Writing in my head

[August 2012] A lot of what happens at the keyboard is a mystery. We sit down at the computer, open the document, figure out where we were, and continue on from that point. How does that work, exactly? We don’t think: next, he’s going to do this, and the room looks like that, and then he’s going to say something. It spills through us. Much of the work is done at a subliminal level that’s never been described to my satisfaction. No wonder some of us refer to it as channeling.

Granted, this is all first draft stuff. A lot goes on later to improve upon what we’ve written. To remove the stream of consciousness stuff that had to come out of our heads to release the next bit of prose. To fine tune the descriptions, the dialog, the order in which things are told on a word-by-word / sentence-by-sentence / paragraph-by-paragraph basis. That is less subliminal. At least for me.

Sometimes an opening sentence, paragraph or scene will occur to me long before I’m ready to start a new piece of fiction. That’s the point I’m at right now with a new story. I see that opening scene clearly. I have a pretty good idea of what the action means for the main character on a metaphoric level, but I have no idea what’s going to happen after he does what he does in the first paragraph. Or how the others around him are going to react to his actions.

I’ve been thinking about this scene for a couple of weeks now. It came to me out of the blue. I wasn’t pondering something to write. I can’t associate the epiphany with anything concrete. Sometimes I can say: I came up with this story idea because I heard X or I saw Y. This time, I have no earthly idea where the idea came from. But it’s been sticking with me, which is a good thing. Then I saw a way to tie it into a themed anthology that I’ve been hoping to write something for. It makes some sense, given the underlying metaphor. I’m not trying to force the story into the theme of the anthology, but there’s something “organic” going on that is leading me in that direction. It’s a case of an isolated idea needing something else to cross the gap in the spark plugs to fire the creative engine. One idea is seldom enough for a story. I need at least two, and they usually have to be at variance with each other. The connection between them isn’t always obvious. Oil and vinegar.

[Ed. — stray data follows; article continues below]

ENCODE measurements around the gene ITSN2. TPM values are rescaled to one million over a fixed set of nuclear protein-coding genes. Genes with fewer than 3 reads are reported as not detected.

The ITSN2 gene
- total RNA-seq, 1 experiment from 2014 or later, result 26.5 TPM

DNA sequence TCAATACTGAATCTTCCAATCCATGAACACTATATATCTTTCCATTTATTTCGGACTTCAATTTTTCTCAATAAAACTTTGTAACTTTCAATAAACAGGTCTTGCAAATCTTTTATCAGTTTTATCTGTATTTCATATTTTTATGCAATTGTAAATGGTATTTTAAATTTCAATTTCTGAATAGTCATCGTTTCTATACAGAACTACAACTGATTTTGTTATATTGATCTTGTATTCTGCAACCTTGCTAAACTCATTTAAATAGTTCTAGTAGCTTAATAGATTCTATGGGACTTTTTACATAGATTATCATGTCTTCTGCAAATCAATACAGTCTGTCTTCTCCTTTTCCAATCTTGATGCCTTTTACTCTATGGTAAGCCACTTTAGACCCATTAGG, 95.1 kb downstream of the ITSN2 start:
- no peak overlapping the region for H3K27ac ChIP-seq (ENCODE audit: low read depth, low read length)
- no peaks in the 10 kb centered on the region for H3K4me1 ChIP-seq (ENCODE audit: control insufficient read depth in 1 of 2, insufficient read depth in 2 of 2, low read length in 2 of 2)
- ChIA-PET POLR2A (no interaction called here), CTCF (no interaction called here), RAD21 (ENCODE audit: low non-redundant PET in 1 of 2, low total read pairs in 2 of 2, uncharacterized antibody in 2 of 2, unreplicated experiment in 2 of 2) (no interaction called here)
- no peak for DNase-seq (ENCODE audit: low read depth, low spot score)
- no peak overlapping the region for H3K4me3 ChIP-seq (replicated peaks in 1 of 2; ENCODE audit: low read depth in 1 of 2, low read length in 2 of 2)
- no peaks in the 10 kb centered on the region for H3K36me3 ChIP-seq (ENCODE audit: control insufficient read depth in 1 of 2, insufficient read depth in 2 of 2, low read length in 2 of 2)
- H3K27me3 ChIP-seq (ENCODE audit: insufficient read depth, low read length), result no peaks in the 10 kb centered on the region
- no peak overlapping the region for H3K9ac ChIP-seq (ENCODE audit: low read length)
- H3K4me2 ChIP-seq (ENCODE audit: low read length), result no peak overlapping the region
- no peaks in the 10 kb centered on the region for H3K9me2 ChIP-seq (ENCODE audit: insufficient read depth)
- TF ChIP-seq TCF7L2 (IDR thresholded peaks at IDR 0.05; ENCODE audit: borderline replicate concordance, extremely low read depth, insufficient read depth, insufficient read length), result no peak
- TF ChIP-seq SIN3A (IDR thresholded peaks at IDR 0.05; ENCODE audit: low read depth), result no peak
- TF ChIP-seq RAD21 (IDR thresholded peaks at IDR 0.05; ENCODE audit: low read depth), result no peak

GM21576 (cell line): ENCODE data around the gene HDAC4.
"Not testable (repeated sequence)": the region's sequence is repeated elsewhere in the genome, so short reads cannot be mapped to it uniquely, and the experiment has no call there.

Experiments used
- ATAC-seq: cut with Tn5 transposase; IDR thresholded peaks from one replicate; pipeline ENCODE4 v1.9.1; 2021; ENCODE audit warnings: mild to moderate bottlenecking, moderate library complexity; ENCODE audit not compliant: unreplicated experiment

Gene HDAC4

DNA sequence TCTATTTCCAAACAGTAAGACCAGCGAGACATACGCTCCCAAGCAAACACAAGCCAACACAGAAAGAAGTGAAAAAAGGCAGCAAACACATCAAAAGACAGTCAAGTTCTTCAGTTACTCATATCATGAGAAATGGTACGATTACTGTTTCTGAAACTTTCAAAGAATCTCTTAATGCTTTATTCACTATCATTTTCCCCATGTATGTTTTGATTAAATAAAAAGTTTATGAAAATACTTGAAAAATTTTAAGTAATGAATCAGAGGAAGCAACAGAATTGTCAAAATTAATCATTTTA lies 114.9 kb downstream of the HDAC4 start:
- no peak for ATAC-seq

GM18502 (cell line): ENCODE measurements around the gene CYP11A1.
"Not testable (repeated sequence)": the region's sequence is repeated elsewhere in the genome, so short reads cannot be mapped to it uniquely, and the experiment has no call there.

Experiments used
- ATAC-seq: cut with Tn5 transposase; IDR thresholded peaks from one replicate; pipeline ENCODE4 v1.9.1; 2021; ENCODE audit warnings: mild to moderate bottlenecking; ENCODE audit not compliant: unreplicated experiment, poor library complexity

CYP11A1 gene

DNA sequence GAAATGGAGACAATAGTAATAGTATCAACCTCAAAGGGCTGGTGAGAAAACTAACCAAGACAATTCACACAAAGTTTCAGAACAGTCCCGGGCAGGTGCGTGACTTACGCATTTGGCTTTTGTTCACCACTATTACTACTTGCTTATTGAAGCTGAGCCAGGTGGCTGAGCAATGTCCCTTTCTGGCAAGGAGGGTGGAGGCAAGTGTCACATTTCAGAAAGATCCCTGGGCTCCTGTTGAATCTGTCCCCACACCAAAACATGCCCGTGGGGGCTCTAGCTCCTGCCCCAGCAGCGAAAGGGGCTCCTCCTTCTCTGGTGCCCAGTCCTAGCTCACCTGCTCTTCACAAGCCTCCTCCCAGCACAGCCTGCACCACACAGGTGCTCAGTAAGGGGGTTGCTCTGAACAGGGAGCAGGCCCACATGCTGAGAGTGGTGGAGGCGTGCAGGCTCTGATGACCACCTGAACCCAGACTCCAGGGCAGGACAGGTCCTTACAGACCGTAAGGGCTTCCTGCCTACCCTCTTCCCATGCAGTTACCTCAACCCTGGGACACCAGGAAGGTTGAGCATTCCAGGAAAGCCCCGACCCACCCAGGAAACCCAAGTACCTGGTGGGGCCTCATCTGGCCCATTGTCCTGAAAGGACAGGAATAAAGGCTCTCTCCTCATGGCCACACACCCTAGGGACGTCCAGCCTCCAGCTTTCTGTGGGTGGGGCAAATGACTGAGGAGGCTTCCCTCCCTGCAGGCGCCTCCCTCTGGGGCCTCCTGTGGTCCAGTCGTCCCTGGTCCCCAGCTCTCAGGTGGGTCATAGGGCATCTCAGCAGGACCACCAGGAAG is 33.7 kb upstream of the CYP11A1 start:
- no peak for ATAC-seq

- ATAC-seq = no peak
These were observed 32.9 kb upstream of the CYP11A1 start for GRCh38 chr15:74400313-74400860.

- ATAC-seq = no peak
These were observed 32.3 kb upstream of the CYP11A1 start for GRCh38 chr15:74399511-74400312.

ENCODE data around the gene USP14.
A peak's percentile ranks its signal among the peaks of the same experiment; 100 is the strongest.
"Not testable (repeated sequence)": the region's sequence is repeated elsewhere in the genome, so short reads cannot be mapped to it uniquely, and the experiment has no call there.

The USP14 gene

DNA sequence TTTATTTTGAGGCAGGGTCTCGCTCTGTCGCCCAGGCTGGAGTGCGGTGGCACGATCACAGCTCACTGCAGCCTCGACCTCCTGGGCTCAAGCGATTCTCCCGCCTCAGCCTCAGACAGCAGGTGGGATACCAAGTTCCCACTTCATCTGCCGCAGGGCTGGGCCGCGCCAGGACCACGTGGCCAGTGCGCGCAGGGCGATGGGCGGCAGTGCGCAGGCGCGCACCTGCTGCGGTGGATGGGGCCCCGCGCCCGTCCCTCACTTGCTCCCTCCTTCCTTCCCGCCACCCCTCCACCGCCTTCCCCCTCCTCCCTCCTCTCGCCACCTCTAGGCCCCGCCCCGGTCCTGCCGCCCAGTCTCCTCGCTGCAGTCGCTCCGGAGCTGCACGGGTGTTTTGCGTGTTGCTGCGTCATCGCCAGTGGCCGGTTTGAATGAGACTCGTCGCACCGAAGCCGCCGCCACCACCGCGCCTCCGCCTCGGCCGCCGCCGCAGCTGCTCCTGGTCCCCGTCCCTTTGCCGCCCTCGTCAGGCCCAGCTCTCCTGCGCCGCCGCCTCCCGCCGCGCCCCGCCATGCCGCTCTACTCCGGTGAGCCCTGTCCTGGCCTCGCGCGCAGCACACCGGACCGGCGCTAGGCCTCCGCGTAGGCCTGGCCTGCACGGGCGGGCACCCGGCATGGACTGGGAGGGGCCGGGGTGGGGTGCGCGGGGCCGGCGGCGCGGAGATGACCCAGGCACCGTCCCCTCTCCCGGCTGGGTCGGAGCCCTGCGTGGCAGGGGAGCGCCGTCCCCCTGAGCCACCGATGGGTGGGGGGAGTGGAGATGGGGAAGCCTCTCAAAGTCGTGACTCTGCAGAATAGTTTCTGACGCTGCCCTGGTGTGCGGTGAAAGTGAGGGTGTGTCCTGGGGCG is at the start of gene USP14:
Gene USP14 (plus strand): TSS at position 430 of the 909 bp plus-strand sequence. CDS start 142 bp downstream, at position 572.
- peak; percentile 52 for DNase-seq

Before I open the new Word document, I often write and rewrite that envisioned opening scene in my mind. I do this while I’m doing other things. Primarily when I’m taking a shower or when I’m going to sleep or just waking up. It’s more than a vision of the scene. I create real sentences and assemble them into paragraphs. By the time I feel ready to start the story (which doesn’t necessarily mean that I know where it’s going or how it will end), the first thing I have to do is to “transcribe” the mental sentences. This should be easy, but they often become elusive when I try to convert them from neural flashes to pixels on the monitor. They slip and slide. They may have seemed perfect in my head, but they turn to smoke when I try to grab them. I fumble around, and what comes out seems like a pale imitation of what I thought I had in my head. For all I know, it’s an exact record of what was in my head, but it never seems quite as good.

There’s an interesting blog entry in The New York Times called Where Do Sentences Come From? by Verlyn Klinkenborg, in which he talks about how he gets students to become creative using mental exercises in writing. He says, ”A sentence you don’t write down is a sentence you feel free to change. Inscribe it, and you’re chained to it for life. That, at least, is how many writers act. A written sentence possesses a crippling inertia.” I don’t necessarily subscribe to that theory, but his description of mental writing is a good one.

If only I could find a way to tap into my brain and have a program auto-transcribe the allegedly perfected prose I come up with. Is there an app for that?

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